Using Copernicus imagery to locate penguin breeding colonies

#Volcans, #Copernicus, #Catastrophes, #Image in the news

Publié le 1 février 2024

The Emperor Penguin is a species vulnerable to the effects of climate change and could be almost extinct by the end of the century. It breeds in colonies of thousands of individuals in Antarctica, leaving a trail of guano in the ice that can be seen from space.  

Four unreported colonies have recently been discovered in Antarctica using Copernicus imagery. This image, acquired by one of the Sentinel-2 satellites on 23 October 2021, shows the Vanhoeffen colony, situated to the north of the eastern side of the West Ice Shelf. The guano left by the birds on the snow and ice is clearly visible in this image.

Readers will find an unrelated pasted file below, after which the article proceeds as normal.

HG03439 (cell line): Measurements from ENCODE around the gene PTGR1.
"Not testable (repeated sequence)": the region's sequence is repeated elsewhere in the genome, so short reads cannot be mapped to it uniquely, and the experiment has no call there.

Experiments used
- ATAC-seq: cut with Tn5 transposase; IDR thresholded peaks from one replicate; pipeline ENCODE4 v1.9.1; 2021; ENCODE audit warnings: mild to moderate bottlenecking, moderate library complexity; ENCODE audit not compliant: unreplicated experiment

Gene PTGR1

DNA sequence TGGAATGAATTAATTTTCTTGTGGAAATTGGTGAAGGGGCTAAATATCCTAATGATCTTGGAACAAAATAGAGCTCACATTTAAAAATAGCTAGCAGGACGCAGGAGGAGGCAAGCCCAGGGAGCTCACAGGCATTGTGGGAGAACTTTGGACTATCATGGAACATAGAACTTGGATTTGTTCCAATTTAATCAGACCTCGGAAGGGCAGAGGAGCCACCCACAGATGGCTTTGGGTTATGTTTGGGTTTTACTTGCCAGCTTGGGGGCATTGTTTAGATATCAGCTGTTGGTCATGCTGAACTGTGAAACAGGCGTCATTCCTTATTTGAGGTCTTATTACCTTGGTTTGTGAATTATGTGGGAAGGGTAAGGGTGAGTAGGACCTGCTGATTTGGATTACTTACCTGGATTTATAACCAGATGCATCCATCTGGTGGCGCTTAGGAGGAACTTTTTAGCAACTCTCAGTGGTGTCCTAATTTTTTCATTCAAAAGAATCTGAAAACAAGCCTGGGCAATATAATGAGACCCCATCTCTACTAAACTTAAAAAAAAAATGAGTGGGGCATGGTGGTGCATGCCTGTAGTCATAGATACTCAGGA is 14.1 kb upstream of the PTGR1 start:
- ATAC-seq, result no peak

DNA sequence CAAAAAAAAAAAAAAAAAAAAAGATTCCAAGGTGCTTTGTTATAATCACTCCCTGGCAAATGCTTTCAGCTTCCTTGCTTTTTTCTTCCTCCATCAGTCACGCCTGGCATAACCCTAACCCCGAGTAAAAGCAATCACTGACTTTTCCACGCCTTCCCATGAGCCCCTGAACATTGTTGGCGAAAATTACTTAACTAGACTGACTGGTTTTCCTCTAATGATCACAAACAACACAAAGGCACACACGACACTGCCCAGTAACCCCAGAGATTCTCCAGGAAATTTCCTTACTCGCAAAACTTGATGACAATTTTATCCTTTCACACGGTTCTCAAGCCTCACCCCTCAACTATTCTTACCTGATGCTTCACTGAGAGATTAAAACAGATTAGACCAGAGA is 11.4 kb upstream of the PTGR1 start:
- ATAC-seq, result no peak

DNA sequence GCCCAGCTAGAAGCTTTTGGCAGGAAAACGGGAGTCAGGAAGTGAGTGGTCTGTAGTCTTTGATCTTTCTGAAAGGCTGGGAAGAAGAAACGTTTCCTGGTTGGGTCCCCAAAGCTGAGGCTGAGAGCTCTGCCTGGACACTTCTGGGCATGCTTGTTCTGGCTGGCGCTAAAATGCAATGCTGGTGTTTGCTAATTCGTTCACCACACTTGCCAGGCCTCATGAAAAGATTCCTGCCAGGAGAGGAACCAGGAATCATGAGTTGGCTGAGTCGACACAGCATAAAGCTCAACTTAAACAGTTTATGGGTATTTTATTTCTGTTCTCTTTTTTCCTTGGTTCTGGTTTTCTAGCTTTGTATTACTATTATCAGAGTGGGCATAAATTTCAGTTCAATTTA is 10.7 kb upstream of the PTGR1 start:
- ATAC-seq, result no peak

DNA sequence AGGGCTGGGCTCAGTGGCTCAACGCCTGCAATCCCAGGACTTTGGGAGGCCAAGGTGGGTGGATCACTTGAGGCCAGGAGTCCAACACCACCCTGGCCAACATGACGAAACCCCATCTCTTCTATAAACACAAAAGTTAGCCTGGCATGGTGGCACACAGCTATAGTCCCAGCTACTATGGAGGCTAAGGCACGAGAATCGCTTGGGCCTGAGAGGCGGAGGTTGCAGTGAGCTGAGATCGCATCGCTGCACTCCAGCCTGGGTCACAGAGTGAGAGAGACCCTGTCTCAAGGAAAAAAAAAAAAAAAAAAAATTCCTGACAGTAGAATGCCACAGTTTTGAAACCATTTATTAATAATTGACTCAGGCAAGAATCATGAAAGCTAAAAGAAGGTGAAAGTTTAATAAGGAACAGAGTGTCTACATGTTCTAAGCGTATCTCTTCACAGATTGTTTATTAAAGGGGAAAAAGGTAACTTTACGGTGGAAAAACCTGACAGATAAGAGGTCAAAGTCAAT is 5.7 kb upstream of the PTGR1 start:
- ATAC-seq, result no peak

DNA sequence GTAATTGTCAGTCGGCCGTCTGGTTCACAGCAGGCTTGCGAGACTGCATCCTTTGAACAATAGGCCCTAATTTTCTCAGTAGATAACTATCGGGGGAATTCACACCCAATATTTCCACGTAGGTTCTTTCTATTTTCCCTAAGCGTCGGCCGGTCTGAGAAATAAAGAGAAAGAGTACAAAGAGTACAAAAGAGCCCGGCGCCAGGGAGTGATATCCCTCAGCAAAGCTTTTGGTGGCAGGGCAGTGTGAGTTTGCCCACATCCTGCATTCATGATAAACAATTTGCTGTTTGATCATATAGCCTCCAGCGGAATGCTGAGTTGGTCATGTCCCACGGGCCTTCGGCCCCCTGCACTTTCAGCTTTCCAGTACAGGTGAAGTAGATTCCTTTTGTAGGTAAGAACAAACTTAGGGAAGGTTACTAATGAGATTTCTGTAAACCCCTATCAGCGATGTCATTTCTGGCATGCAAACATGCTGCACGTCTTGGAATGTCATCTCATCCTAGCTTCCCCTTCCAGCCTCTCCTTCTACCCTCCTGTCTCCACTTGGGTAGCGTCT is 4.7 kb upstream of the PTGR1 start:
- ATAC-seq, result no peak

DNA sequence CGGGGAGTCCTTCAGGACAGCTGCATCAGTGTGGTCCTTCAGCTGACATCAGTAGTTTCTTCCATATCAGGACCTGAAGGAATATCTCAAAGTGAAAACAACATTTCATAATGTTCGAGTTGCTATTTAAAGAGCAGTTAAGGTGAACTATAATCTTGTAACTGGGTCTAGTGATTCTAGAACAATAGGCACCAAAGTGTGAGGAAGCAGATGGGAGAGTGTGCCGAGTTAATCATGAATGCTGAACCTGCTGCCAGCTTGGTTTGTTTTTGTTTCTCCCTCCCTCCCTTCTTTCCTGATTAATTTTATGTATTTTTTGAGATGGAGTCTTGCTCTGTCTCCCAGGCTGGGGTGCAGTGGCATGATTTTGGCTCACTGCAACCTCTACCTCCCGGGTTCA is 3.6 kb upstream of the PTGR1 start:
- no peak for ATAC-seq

Observations from the Copernicus Sentinel-2 satellites can be used to identify the breeding grounds of Emperor Penguins in Antarctica. This helps to monitor colonies and develop conservation strategies, providing essential open data for understanding the species' location, population size and changes thereof over time.

Check out this and hundreds more fascinating images
on the Copernicus Image of the Day website